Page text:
- English Grammar B1 Level - https://open.books4languages.com/english-b1-grammar -

Adverbial Subordinate Clauses

Introduction

Adverbs are words that function as modifiers of sentences, clauses or various elements of clauses. They can provide a wide range of information. 

Adverbial subordinate clauses are word combinations that act like an adverb. They are dependent clauses.

Form

Adverbial subordinate clauses are dependent clauses formed by word cobinations that act like an adverb. They go before the main clause separated by a comma (,), or after the main clause without comma.

The structure is:
Adverb clause + (,) + main clause…
Main clause + adverb clause…

The words we use to introduce them are:

  1. For time: as soon as, before, by the time, once, soon, until, when, whenever, while;
  2. For placehere, there, wherever;
  3. For purposeas a result, consequrntly, hence, in order to, therefore, thus;
  4. For cause: as, as much as, because, if, since.

Example

  1. Whenever there is a clinic, there will be doctors as well.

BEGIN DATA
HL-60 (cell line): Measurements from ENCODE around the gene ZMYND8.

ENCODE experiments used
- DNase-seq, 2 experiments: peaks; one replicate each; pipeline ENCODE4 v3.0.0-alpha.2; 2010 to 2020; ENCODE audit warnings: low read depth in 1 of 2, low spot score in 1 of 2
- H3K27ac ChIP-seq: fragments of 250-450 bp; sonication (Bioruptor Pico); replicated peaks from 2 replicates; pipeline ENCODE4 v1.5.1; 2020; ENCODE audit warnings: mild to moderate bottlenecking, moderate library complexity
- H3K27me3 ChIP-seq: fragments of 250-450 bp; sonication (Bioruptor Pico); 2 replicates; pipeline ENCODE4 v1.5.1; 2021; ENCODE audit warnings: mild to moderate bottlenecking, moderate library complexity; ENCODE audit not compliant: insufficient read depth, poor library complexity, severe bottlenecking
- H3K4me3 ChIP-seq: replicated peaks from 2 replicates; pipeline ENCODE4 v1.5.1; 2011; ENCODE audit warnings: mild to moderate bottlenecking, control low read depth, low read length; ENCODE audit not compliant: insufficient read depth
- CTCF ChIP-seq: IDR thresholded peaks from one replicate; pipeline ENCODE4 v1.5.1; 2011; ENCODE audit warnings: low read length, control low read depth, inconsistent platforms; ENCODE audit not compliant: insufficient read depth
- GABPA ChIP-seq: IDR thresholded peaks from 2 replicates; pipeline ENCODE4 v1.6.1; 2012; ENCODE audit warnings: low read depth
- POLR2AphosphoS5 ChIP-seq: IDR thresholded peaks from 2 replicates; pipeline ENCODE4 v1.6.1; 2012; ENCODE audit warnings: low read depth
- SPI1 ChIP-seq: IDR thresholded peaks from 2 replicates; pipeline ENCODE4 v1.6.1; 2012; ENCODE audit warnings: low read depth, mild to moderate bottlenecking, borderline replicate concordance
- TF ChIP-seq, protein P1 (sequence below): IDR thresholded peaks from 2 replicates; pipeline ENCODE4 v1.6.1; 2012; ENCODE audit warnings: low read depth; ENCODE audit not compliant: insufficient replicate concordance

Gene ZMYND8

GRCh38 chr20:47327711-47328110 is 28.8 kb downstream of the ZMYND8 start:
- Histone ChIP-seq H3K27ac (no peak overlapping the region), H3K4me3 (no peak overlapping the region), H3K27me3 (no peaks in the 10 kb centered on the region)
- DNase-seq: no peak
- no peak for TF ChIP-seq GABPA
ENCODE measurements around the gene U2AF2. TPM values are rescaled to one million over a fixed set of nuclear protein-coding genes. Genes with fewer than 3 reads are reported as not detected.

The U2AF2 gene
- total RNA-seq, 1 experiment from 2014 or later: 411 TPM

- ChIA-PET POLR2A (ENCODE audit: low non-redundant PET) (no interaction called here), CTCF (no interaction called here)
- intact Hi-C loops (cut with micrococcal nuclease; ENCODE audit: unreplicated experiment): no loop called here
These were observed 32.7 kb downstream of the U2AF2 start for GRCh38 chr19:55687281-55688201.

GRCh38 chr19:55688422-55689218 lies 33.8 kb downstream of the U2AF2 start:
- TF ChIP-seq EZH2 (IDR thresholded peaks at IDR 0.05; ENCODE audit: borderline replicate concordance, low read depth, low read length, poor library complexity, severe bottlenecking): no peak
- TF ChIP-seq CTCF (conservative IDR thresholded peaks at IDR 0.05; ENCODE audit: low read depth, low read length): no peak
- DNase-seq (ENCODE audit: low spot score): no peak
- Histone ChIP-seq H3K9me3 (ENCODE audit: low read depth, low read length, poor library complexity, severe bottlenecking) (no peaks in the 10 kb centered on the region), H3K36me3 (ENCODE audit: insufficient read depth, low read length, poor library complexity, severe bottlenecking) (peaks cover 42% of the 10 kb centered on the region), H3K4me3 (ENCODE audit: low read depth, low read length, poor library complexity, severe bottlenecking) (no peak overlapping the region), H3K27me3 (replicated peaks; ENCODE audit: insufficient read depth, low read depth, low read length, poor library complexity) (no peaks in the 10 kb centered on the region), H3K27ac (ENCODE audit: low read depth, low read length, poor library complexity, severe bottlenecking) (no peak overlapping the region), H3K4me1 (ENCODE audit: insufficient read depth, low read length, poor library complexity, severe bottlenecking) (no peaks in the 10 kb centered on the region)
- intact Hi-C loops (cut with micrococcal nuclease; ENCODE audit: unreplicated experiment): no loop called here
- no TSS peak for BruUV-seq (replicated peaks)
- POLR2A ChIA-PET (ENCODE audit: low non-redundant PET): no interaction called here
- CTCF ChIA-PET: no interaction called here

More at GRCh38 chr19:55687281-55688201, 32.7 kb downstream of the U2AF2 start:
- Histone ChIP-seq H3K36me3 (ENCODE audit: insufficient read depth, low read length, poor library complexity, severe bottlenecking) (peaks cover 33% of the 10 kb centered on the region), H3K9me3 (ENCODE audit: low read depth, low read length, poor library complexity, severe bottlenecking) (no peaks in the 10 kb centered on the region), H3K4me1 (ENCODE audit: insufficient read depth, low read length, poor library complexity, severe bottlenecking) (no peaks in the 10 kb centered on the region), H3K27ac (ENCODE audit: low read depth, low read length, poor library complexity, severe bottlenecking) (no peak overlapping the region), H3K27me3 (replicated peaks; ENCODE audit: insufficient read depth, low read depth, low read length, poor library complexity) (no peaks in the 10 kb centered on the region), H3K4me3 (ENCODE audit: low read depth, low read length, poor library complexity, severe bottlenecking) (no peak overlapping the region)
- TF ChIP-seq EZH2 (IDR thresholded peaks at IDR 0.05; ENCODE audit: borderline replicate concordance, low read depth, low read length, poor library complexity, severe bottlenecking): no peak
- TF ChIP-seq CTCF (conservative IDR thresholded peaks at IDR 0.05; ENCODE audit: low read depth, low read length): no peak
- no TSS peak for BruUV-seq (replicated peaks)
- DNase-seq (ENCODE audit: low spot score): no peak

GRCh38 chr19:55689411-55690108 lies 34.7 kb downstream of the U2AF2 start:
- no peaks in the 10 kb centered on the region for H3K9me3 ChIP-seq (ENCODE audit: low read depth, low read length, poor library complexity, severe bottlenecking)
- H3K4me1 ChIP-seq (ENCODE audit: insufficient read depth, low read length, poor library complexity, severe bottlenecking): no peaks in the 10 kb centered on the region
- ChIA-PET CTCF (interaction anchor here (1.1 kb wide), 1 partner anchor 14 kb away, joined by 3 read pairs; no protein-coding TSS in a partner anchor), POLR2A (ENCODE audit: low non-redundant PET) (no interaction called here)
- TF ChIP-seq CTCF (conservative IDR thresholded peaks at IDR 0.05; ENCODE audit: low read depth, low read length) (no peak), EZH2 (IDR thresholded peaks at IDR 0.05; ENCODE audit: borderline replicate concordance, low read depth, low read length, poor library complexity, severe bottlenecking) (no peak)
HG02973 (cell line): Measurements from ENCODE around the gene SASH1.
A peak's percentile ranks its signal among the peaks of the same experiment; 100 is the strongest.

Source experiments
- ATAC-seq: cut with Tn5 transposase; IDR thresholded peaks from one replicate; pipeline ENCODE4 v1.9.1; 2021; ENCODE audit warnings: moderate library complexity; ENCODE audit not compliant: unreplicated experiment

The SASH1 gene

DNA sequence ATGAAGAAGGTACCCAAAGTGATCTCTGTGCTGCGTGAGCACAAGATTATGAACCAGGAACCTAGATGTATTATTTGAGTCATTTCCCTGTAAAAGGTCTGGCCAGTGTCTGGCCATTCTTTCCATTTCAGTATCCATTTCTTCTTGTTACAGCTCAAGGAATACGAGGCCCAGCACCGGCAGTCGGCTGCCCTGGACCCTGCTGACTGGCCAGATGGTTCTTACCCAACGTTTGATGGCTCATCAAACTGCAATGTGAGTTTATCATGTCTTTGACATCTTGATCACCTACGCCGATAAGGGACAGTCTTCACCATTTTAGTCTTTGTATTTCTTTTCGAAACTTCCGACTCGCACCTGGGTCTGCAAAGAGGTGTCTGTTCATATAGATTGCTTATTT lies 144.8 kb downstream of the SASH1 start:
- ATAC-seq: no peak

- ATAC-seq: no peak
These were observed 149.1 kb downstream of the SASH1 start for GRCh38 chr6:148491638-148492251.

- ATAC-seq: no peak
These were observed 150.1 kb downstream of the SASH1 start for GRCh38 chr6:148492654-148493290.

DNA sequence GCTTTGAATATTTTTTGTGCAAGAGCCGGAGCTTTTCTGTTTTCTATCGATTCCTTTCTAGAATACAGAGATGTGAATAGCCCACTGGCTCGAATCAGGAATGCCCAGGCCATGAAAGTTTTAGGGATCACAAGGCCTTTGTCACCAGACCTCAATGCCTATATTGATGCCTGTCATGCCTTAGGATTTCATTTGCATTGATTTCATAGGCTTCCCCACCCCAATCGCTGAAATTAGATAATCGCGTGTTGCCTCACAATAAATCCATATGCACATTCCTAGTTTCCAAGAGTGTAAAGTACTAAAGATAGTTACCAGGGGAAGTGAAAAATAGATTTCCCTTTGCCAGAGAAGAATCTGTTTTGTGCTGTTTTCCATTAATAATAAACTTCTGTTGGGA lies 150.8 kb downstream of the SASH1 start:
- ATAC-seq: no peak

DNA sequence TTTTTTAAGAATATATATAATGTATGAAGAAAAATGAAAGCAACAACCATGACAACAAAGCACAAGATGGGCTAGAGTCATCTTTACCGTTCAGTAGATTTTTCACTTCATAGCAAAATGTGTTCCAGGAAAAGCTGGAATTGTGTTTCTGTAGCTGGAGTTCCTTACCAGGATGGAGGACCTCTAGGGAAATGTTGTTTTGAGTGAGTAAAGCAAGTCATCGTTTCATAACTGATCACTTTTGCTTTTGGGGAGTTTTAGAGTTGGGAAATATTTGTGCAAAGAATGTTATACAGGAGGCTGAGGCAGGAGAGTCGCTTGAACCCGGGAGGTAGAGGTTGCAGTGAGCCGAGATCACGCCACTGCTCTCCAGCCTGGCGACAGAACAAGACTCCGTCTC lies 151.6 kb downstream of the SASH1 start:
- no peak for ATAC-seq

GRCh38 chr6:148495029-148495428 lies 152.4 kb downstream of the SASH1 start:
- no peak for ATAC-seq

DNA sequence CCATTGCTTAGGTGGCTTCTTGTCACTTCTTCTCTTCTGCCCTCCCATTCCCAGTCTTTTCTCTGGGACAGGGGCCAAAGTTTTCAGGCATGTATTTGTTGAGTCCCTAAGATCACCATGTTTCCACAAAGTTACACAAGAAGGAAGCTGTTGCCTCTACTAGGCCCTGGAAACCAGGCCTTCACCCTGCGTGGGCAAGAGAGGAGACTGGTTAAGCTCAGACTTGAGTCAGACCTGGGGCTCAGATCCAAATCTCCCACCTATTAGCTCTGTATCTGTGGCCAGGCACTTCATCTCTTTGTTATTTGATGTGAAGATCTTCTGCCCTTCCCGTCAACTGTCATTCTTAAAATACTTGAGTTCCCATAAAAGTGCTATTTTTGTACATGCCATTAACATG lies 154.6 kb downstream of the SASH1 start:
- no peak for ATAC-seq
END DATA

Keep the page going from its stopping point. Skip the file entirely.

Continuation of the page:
The full fat milk is finished whenever I go to the supermarket.
  2. Wherever I go, I bump into people that I know.
    I order chicken breast wherever I go for dinner.
  3. In order to have a successful business, you need to hire professionals.
    He underwent surgery in order to remove the cancer.
  4. If you run too fast, you will twist your ankle.
    You will need to take a spoon if you want to eat the soup.

Use

We use adverbial subordinate clauses to give information about time, place, purpose, and cause of an action.

Summary

Adverbial subordinate clauses are dependent clauses formed by word combinations that act like an adverb.

We use adverb clauses to give information about time (before, soon, when…), place (here, there, wherever), purpose (consequently, in order to, thus), and cause (because, if, since) of an action.

We start with and adverb clause followed by a comma and the main clause. We can also start with the main clause followed by an adverb clause (we don’t use a comma here).

For example:
— “If you run too fast, you will twist your ankle.” = The adverb clause is introduced by if to express the cause of the action.
— “He underwent surgery in order to remove the cancer.” = The adverb clause is introduced by in order toto express the purpose of the action and it is positioned after the main clause.

Let’s revise this content within the {Form} section. Take a look at the {Example} section that shows its use within a context.